Monday, April 19, 2010

Missing Italy, Missing Fabrizio

Fig.1. I love this man. No it's not what you think, I love Fabrizio because he feeds me, usually food I've never had before. Culatello from Zibello, Lardo from one of his neighbours, or an obscure cheese from Sardinia, this man is has it all.

Just back from a three week trip to Italy, and beside the jet lag, I’m finding it hard to re-adjust to my Montreal routine; it’s as if with every visit to Italy I leave a piece of myself behind. I keep thinking about the markets. The markets in Italy are wonderful: they hark back to another time. And while their primary function is economically based, the Italian market unearths a sense of informal community void in the West. Spontaneous episodes of conversation, usually about politics or soccer, which always get heated but always end with a laugh (usually). This sense of community is something anthropologist, Victor Turner refers to a Communitas: The power of a common experience in an unstructured community where people are equals.
I know it’s been awhile since my last post and I apologize, I’ve been on a rut since I returned—I really, really miss the food. Have a look at the pictures and join me in my sulk.

Fig.2. Baccala at the markets are sold with bones and without.

Fig.3. Saturday market in Ceprano. The produce in baskets indicates that it was grown from a local source, otherwise known as "personalized consumption." In small town Italy, eating local is not a catch phrase, it's the norm.

Fig.4. Saturday morning in Ceprano.

Fig.4. Artichokes, stems and all, are now in season in Italy, and in abundance.

Fig.5. Sfusato lemons from the Amalfi coast. The white flesh is sweet, these lemons are used to make limoncello

Fig.6. Campo Di Fiore market in Rome, opened every morning.

Fig.7. Cured sausages, at the market in Col Felice.

Fig.8. Bigger is sometime better, these prosciutto were the biggest I've ever seen. Fabrizio cuts me a few slices by hand; many Italians are not fans of the automatic slicer.

Fig.9. Olives and salted sardines. The fish are rinsed in water, deboned, and packed in oil.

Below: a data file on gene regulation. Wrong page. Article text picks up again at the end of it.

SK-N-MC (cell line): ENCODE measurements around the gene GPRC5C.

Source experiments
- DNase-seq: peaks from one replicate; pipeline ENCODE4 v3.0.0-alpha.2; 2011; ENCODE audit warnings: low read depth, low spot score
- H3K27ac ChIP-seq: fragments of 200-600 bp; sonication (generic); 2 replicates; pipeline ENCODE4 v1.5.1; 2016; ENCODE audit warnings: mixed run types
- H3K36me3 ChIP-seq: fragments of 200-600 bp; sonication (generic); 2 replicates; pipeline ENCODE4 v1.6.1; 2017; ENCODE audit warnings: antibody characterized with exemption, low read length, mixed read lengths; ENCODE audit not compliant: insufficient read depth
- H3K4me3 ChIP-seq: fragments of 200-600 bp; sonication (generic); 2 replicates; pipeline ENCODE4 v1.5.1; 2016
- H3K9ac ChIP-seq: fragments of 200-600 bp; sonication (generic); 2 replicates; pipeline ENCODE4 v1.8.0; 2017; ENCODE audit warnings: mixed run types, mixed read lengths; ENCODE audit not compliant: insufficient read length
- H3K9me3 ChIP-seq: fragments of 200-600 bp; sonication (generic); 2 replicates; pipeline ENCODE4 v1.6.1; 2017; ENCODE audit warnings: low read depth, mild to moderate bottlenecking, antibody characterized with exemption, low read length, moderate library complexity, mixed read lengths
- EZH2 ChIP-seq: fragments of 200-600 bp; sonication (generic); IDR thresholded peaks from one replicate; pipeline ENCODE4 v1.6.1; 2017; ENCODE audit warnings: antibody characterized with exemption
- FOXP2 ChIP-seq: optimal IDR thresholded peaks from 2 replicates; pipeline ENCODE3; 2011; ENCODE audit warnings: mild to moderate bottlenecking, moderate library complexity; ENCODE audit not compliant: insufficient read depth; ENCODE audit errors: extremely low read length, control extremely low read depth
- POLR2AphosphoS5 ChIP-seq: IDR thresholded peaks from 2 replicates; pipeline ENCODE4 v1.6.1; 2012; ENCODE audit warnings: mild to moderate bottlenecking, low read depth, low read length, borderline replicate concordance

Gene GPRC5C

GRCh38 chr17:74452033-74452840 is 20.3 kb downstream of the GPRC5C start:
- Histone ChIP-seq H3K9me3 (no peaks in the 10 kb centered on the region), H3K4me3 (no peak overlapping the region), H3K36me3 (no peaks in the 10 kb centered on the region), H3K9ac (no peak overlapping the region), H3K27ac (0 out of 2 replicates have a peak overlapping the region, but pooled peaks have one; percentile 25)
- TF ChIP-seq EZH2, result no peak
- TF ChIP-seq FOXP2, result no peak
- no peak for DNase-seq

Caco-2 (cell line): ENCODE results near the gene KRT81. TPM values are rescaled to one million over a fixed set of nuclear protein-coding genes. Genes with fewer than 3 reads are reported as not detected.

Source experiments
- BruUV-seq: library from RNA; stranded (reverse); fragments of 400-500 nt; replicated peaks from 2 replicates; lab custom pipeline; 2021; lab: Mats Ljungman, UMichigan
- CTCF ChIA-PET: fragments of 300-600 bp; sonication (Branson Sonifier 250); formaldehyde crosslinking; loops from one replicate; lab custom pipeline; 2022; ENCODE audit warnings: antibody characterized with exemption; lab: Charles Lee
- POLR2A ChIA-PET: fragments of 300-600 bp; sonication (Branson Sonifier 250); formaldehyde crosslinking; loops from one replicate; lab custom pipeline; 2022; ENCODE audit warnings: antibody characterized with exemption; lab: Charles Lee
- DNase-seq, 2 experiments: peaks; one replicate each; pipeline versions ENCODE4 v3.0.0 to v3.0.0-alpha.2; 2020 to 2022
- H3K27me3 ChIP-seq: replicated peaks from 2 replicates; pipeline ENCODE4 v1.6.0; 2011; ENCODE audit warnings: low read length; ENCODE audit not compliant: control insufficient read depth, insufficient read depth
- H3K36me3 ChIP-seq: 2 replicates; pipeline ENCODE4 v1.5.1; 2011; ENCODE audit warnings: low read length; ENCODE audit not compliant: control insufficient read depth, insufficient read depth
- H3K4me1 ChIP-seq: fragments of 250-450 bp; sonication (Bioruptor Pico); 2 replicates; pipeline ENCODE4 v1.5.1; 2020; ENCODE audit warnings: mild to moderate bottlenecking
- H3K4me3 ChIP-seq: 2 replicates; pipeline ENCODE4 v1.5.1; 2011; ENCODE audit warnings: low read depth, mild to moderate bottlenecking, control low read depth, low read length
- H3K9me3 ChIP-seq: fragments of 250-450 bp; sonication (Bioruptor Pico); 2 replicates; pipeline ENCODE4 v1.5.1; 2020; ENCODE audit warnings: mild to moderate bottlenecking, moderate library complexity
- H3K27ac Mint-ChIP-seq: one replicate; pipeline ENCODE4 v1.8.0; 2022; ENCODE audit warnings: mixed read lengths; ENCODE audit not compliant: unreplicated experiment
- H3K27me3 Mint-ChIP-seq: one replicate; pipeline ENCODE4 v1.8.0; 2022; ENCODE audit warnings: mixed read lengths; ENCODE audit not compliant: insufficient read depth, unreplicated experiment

Fig.10. Again, sometimes size does matter, these specimens gave me zucchini envy.


Tosh said...

I am a Canadian, but not of Italian descent. Rather Japanese in fact. A wonderful article. I have always viewed how the produce markets and "small" purveyors on both sides of the Atlantic are in stark contrast to the large chain stores. I was wondering if, in Italy, they have managed to keep out Walmart? Because if they do not, I have to very much join you in your sulk. At least we have you and David Rocco's "Dolce Vita" - Food . Tune-in and I guarantee it will lift your spirits!

The Hungry Italian said...

Hey Tosh,
There are no Walmarts in Italy and based on thier retreat from Germany, I doubt there will ever be. And you're right about the "stark contrast". In Most of (Latin) Europe, the food markets come to you.
As for Rocco, he does portray the proverbial "Italian dolce vita", very well, which makes me kind of want his job and thus putting me more in a rut.
Thank you for the comments Tosh,

Tosh said...

as the saying goes: "you are what you eat!" Keep the faith Sandro .. keep the faith. And thank you for your wonderful blog; it does much "to lift the spirits." Maybe one day Rocco will invite you along with him to Tuscany :D

Food and Fate said...

Caro Sandro,
Yes we do ship to Canada.

I like your philosophy about food - we share a lot in common.

stay in touch,